GreenGasUSA founder Marc Fetten and president Becky Atkinson onsite at McCall Farms.
Written by Margaret Loftus
Photographs by Amanda Bouknight; graphic courtesy of GreenGasUSA
Capturing methane to turn into renewable natural gas for a win-win
After a high-powered career during which he headed up finance and mergers and acquisitions for Bayer Corporation in Europe and North America, Marc Fetten decided in 2017 that he’d finally take it easy. His retirement, however, lasted all of a week, he says. “I didn’t like it at all.”
For his next act, Fetten wanted to do something different. He’d become aware of the possibilities of renewable natural gas, or RNG, through his most recent project—owning and running Bushy Park Industrial Complex in Goose Creek for 10 years. “It familiarized me with the sheer volume of energy industrial processes consume, and as a result, the importance of converting these applications to renewable energy,” Fetten explains. And having grown up in Europe, which embraced the technology a generation ago, he knew it was only a matter of time before the industry took off stateside in response to consumer demand for all things sustainable.
And so, in 2018, GreenGasUSA was born. Today, Fetten’s start-up, based in Park Circle’s Garco Mill, captures methane gas emitted from existing sources, such as farms and wastewater treatment lagoons, and sells it to businesses to displace fossil fuels. (Fact: the most harmful greenhouse gas, methane traps 25 times more heat than CO2. It’s also essentially the same as natural gas, making up some 90 percent of the stuff we use to heat our homes.)
Berkshire Hathaway, Duke University, Enviva, and other customers buy GreenGasUSA’s renewable gas to replace fossil fuels and meet carbon reduction targets.
Sounds simple, right? In theory, yes, but getting there in a world built for fossil fuels—not so much. After buying a small company that transports compressed gas, which would come to be the linchpin in the whole process, Fetten hired Becky Atkinson, a chemical engineer by training, as president in early 2021. Having managed Volvo’s plan for its Ridgeville plant to achieve carbon neutrality by 2025, Atkinson had seen firsthand the lack of renewable energy options in South Carolina. “I had a Swedish person say to me, ‘Becky, why are there not solar panels everywhere? It’s always sunny in South Carolina.’ It’s a good question,” she says. “We don’t have turbines here, we don’t have hydro online. So your options are narrow.” For Atkinson, the added bonus of helping to eliminate waste was a win-win. “We’re capturing a wastewater stream and doing something with it. It’s hard to understand why anyone wouldn’t want to do this.”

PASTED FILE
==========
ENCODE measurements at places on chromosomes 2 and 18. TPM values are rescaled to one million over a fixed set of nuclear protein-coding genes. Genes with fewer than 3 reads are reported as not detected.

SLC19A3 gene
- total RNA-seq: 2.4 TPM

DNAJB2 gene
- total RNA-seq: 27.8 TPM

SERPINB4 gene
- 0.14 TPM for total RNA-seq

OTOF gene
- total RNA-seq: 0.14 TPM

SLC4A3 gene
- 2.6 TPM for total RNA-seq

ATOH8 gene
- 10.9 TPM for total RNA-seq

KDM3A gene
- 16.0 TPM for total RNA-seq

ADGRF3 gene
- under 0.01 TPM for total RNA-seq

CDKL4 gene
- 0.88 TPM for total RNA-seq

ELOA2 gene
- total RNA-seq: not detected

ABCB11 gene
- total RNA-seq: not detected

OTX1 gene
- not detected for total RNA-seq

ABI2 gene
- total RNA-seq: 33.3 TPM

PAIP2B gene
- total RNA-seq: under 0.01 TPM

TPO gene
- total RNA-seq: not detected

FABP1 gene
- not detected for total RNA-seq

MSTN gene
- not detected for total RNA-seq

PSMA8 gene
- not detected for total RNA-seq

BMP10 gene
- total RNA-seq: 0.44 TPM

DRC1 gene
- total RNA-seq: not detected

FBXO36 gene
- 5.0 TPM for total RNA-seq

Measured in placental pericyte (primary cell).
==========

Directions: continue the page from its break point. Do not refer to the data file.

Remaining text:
“We’re capturing a wastewater stream and doing something with it.” —Becky Atkinson, GreenGasUSA president
For its first project, GreenGas partnered with Effingham-based vegetable canning operation McCall Farms to harvest methane from its wastewater lagoons. In simple terms, a pond is covered, enabling the company to capture its emissions and remove gases other than methane using an aerobic digester—and voila, RNG. The methane captured at McCall Farms is the equivalent of emissions from 40,000 passenger cars per year. GreenGas then compresses the gas and trucks it to Georgetown, where it’s flowed into Dominion Energy’s pipeline. Nabbing this “injection point” at the end of the line was a coup. “We own the only pipeline injection point in South Carolina,” says Atkinson. “A lot of RNG developers don’t have a way to do something with the gas. You can run around to the farms and clean it up, but you have to put it somewhere.”
GreenGas meters the amount of renewable gas that it injects into Dominion's pipeline and allocates the offsets to its customers through third-party verification processes, including the Gold Standard, an independent organization that sets global standards for climate interventions. So far, those customers are Berkshire Hathaway, Duke University, and Enviva, all of which buy GreenGas’s renewable natural gas to replace fossil fuels to meet their ambitious carbon reduction goals.
Clockwise from the above left: Harvested vegetables are delivered to McCall’s canning operation; Vegetable waste not suitable for consumption ends up in a wastewater lagoon. Organic matter decomposes and produces methane, the most harmful greenhouse gas; GreenGasUSA covers lagoons to capture greenhouse gases. Here, Atkinson and Fetten test the gas composition for quality and consistency; The gases from the lagoon are purified into a fuel called renewable natural gas, or RNG. Organic matter is collected from the bottom of the lagoon, pressed, and used as fertilizer for agriculture. The methane captured at the project is the equivalent to the emissions from 40,000 passengers cars, per year.
But that’s just the beginning. Atkinson and Fetten are always looking for new sources of methane from across the country. One possibility is working with the South Carolina Department of Agriculture to partner with small farms. “There’s a social justice component to it. There’s less gas, but we should still be doing it,” says Fetten. “We come in and say, ‘See that waste pond over there? We’re going to cover it and clean it up, then we’ll sell it and split the profits.’” Meanwhile, the 25-employee start-up is on a hiring spree. “We hope to be close to 80 employees in the next few years,” Fetten says. “We want to grow nationally. We love being in the Southeast, but the call for this is so much bigger, and we have to answer.”
GreenGasUSA At a Glance
Start-up investment: $3 million
Growth: 300 percent
Amount of Co2 captured: 140,000 tons (the same amount of CO2 stored in 200,000 acres of forest per year)
Learn more: greengasusa.com